How to increase your chances of being selected as a good candidate by recruiters

Follow the instructions precisely in terms of how recruiters want you to submit your credentials. Demonstrate that you have a keen interest in the position you’re applying for. Be honest and genuine. Come prepared when interacting with them. Don’t cause them embarrassment. They need to present you to the hiring manager. Ensure that you are a match with the job description. Use TagCrowd to make sure your résumé includes most of the keywords that recruiters are likely to use as queries based on the job description. And last, use (note: the filename ends with .co and not .com) to match your résumé to the job description.

In the current job market, the competition is fierce, and to maintain a high level of competitiveness, one has to know what to do and how to adapt to employers’ needs. All of that learning and carrying out are laborious and time-consuming. But don’t give up! A job is waiting for you. Go get it!


Why Are They Asking These Interview Questions?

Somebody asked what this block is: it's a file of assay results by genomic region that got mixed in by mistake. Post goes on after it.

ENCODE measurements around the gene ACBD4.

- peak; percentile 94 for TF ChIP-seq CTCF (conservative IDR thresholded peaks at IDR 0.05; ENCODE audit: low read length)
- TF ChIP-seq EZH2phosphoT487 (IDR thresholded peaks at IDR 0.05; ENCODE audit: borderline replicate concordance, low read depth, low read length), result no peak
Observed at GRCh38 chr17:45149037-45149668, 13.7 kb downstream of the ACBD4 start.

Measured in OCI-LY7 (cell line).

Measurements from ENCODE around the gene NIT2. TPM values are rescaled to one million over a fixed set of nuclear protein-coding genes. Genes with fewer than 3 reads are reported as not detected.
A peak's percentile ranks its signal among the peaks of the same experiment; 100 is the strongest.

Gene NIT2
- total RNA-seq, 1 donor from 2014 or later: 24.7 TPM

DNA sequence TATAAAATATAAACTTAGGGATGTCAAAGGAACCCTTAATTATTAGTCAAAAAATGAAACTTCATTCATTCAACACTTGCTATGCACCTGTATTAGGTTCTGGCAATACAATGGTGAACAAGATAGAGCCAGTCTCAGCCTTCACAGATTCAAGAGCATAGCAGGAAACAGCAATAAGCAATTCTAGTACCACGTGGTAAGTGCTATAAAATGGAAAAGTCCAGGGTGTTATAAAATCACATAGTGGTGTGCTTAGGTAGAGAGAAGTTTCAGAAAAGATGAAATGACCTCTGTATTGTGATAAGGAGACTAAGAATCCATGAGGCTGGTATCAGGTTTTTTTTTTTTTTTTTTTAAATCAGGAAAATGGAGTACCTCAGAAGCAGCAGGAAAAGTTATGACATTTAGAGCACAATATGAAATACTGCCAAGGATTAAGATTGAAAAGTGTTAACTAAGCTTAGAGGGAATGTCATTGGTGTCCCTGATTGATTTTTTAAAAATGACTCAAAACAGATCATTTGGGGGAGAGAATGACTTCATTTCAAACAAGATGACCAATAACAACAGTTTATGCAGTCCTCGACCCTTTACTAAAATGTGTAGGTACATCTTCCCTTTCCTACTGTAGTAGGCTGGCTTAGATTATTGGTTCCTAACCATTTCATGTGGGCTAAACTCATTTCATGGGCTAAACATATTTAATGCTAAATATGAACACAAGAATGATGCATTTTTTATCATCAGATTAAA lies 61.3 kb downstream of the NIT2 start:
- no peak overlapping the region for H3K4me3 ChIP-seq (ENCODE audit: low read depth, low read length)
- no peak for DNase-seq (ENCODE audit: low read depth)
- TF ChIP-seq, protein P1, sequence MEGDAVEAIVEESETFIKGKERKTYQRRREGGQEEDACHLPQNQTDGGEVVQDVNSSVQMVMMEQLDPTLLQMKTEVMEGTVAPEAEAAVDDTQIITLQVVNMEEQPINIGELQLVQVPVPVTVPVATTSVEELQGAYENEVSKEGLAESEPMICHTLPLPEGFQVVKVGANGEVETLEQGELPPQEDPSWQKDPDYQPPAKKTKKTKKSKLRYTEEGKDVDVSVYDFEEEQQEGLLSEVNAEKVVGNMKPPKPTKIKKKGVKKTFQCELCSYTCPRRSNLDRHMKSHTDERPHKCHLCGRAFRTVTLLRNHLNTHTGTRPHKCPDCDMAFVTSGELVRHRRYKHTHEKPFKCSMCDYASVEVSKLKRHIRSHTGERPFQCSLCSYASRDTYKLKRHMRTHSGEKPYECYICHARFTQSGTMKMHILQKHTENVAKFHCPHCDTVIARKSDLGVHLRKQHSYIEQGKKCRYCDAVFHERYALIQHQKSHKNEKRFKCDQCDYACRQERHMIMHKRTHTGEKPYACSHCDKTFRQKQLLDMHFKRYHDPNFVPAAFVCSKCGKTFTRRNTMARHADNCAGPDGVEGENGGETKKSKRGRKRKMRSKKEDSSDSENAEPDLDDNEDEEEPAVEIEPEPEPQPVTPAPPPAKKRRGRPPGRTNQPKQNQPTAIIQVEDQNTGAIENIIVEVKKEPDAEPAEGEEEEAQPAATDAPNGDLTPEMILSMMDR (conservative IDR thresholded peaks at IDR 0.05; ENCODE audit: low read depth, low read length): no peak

Common Interview Questions

What’s behind the question?

Have you ever asked yourself why are they asking these interview questions?  People sometimes feel they did not do their best at their job interview. This has several reasons. First, in general, most people do not prepare sufficiently for that oral test commonly known as the job interview. They simply don’t know how to. But because of their past successes at landing jobs, they feel that that validates the fact that they must be good. Second, some job candidates take the time to prepare, but they do not make extra efforts at practicing interviewing—namely, by doing mock interviews with someone who can point out their weak spots and help them improve. And third, they don’t understand what’s really behind common interview questions. Let’s go through some here.

The most common interview question is, “Tell me about yourself.” Well, it’s not exactly a question, but it is indeed an unfinished sentence because when you hear those words in an interview, what’s really behind them is the real question: “Tell me about yourself in a way that demonstrates to me your qualifications to help us meet our challenges by reciting at least one relevant success story.” Now that you know that, it will be much easier to craft a good answer.